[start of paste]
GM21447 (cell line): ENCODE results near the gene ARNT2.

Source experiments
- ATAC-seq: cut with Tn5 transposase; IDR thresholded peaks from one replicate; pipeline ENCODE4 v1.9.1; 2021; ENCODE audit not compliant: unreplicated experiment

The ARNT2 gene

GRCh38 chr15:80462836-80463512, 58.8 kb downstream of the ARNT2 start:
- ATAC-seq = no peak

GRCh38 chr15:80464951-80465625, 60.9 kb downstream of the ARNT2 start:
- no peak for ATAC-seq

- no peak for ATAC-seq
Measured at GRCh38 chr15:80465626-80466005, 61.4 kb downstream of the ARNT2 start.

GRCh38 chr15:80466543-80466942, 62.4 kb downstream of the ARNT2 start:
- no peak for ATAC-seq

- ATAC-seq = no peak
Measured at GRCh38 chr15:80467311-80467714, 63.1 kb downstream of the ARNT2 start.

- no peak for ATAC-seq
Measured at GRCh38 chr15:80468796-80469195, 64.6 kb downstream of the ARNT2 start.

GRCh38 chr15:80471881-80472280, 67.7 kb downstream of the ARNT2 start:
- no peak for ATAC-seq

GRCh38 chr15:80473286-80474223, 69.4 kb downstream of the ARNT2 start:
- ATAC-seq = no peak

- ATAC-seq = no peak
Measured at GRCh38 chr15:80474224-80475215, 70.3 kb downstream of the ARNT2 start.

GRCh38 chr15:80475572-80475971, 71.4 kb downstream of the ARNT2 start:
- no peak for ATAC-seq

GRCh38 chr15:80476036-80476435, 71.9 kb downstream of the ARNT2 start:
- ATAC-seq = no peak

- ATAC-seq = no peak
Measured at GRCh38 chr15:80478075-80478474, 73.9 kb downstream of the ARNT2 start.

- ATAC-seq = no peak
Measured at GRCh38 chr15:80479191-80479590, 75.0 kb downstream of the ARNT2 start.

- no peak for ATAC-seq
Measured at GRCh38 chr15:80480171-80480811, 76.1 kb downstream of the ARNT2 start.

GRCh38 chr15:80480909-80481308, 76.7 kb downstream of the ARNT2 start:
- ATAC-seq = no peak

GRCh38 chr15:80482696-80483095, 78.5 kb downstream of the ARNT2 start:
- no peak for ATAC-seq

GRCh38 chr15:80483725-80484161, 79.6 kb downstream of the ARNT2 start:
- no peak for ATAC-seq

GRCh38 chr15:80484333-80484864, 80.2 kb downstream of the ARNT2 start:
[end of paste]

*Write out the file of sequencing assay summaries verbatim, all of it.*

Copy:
GM21447 (cell line): ENCODE results near the gene ARNT2.

Source experiments
- ATAC-seq: cut with Tn5 transposase; IDR thresholded peaks from one replicate; pipeline ENCODE4 v1.9.1; 2021; ENCODE audit not compliant: unreplicated experiment

The ARNT2 gene

GRCh38 chr15:80462836-80463512, 58.8 kb downstream of the ARNT2 start:
- ATAC-seq = no peak

GRCh38 chr15:80464951-80465625, 60.9 kb downstream of the ARNT2 start:
- no peak for ATAC-seq

- no peak for ATAC-seq
Measured at GRCh38 chr15:80465626-80466005, 61.4 kb downstream of the ARNT2 start.

GRCh38 chr15:80466543-80466942, 62.4 kb downstream of the ARNT2 start:
- no peak for ATAC-seq

- ATAC-seq = no peak
Measured at GRCh38 chr15:80467311-80467714, 63.1 kb downstream of the ARNT2 start.

- no peak for ATAC-seq
Measured at GRCh38 chr15:80468796-80469195, 64.6 kb downstream of the ARNT2 start.

GRCh38 chr15:80471881-80472280, 67.7 kb downstream of the ARNT2 start:
- no peak for ATAC-seq

GRCh38 chr15:80473286-80474223, 69.4 kb downstream of the ARNT2 start:
- ATAC-seq = no peak

- ATAC-seq = no peak
Measured at GRCh38 chr15:80474224-80475215, 70.3 kb downstream of the ARNT2 start.

GRCh38 chr15:80475572-80475971, 71.4 kb downstream of the ARNT2 start:
- no peak for ATAC-seq

GRCh38 chr15:80476036-80476435, 71.9 kb downstream of the ARNT2 start:
- ATAC-seq = no peak

- ATAC-seq = no peak
Measured at GRCh38 chr15:80478075-80478474, 73.9 kb downstream of the ARNT2 start.

- ATAC-seq = no peak
Measured at GRCh38 chr15:80479191-80479590, 75.0 kb downstream of the ARNT2 start.

- no peak for ATAC-seq
Measured at GRCh38 chr15:80480171-80480811, 76.1 kb downstream of the ARNT2 start.

GRCh38 chr15:80480909-80481308, 76.7 kb downstream of the ARNT2 start:
- ATAC-seq = no peak

GRCh38 chr15:80482696-80483095, 78.5 kb downstream of the ARNT2 start:
- no peak for ATAC-seq

GRCh38 chr15:80483725-80484161, 79.6 kb downstream of the ARNT2 start:
- no peak for ATAC-seq

GRCh38 chr15:80484333-80484864, 80.2 kb downstream of the ARNT2 start: